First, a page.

Contrary to assertions made by right-wing partisans in this New York Times article, it’s actually the Republican minority in the Senate that long ago “risked nothing short of an end to the Senate’s role of providing advice and consent on presidential appointments,” and not President Obama with his recent recess appointments. Senate Republicans’ routine use of filibusters to prevent votes on Obama administration nominees has “left 74 nominees pending consideration on the Senate floor and an additional 107 bottled up in committees.” In addition, 18 nominees have just given up and withdrawn their names from consideration, including such leading lights as Peter Diamond, a Nobel Prize winner in economics. If this is a constitutional crisis, it has been provoked by Senate Republicans.
Adding insult to injury in Jonathan Weisman’s offensive article is that the reporter lends a platform to a prime advocate of presidential over-reach from the George W. Bush administration. David S. Addington, former chief of staff to Vice President Dick Cheney, and a chief architect of and apologist for torture believes this:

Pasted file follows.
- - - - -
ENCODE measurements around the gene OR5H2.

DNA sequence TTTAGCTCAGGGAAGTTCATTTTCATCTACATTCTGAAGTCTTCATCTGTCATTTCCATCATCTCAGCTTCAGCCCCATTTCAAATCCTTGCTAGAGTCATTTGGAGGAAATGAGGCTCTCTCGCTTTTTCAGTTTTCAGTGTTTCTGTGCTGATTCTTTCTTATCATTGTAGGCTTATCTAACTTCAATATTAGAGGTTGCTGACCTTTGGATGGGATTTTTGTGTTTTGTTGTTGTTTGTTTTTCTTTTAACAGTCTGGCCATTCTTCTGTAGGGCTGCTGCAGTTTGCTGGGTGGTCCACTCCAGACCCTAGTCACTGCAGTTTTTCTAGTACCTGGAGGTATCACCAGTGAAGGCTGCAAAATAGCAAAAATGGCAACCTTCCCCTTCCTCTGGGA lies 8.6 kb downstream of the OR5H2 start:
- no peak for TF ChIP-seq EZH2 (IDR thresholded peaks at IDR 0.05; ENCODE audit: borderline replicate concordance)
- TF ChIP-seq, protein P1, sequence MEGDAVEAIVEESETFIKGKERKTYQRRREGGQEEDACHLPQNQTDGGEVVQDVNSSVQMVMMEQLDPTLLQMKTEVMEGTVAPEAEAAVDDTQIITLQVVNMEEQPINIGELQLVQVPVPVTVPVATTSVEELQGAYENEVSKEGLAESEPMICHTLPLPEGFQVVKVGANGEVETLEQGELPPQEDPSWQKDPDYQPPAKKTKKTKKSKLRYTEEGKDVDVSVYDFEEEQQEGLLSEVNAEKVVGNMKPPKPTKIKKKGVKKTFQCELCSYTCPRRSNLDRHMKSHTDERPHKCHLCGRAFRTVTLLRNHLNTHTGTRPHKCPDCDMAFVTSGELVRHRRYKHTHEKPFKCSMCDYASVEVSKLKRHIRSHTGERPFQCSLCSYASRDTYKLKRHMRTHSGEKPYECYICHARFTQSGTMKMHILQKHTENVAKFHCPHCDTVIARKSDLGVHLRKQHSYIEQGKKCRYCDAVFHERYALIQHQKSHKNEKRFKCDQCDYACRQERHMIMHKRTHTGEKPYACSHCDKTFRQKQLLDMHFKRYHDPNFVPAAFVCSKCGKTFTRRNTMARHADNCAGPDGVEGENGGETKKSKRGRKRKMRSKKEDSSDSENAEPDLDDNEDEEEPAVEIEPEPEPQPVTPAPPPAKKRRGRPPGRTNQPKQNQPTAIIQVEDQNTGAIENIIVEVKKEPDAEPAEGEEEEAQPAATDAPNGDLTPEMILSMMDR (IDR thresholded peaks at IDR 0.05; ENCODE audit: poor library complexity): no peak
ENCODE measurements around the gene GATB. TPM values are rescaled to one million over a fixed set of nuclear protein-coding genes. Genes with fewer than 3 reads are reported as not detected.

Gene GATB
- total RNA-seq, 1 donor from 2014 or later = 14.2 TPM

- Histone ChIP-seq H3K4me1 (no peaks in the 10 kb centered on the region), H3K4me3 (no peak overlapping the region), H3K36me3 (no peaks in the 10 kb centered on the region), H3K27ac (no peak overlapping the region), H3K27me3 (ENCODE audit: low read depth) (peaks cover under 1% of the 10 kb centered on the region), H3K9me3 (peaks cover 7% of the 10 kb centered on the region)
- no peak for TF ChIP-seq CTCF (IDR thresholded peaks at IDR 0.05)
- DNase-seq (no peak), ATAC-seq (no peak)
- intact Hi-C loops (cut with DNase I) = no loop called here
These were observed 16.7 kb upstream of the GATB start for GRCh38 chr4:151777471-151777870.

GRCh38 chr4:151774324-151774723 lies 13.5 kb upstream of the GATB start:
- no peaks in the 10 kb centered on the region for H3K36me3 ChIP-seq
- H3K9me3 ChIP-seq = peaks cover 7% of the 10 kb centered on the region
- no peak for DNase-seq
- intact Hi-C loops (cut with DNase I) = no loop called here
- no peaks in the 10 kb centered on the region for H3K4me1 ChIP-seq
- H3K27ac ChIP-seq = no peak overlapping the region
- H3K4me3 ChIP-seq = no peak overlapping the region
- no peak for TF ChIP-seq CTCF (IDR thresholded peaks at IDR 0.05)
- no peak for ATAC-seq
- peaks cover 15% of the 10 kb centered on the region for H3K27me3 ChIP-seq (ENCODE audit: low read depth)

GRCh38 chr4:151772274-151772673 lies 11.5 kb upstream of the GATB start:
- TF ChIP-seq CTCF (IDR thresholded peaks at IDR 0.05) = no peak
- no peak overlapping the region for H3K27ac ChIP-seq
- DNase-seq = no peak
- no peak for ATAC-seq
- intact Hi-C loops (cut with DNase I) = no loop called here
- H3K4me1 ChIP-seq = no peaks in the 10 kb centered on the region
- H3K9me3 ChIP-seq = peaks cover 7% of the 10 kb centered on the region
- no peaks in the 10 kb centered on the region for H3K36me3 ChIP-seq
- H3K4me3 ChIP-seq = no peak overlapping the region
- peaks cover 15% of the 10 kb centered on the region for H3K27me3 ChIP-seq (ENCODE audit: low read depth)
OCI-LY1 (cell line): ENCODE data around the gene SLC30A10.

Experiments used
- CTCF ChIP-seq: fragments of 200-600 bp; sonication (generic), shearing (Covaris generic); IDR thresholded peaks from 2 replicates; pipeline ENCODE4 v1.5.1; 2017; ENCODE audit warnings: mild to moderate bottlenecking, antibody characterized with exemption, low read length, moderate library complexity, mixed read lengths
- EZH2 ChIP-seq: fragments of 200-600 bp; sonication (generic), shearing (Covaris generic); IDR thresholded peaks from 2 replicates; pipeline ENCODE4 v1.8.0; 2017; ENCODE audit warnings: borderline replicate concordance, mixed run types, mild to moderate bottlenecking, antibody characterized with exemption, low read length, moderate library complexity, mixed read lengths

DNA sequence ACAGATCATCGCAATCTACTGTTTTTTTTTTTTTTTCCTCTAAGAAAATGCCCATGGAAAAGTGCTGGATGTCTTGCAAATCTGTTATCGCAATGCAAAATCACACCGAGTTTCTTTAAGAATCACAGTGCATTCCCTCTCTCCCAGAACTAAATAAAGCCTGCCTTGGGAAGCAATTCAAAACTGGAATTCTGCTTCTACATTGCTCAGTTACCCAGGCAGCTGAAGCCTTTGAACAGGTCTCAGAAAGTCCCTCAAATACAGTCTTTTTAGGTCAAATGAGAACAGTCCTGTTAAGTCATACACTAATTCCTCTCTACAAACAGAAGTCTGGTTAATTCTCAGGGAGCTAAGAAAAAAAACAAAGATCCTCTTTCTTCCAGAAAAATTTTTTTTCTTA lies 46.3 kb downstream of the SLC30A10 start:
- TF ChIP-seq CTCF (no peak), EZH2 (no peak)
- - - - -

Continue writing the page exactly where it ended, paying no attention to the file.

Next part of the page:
“The president. . . violated constitutional law. ‘I’m kind of surprised he did it, because more so than most presidents, this guy has a personal ability to assess the constitutional implications,’ Mr. Addington said, referring to Mr. Obama’s experience as a teacher of constitutional law. ‘It’s flabbergasting and, to be honest, a little chilling.’”
Nowhere in the following paragraphs does reporter Weisman point to the appalling and rich irony that this statement was made by a veteran of an administration that never failed to arrogate more power to itself. Surely, Weisman could have pointed at this without injecting the dreaded appearance of undue opinion-making into his piece. His editor should have insisted on more perspective in the story. It is journalism like this that makes news consumers like me disgusted with the New York Times and other media that consistently refuse to point out self-serving and tendentious statements made by partisan sources.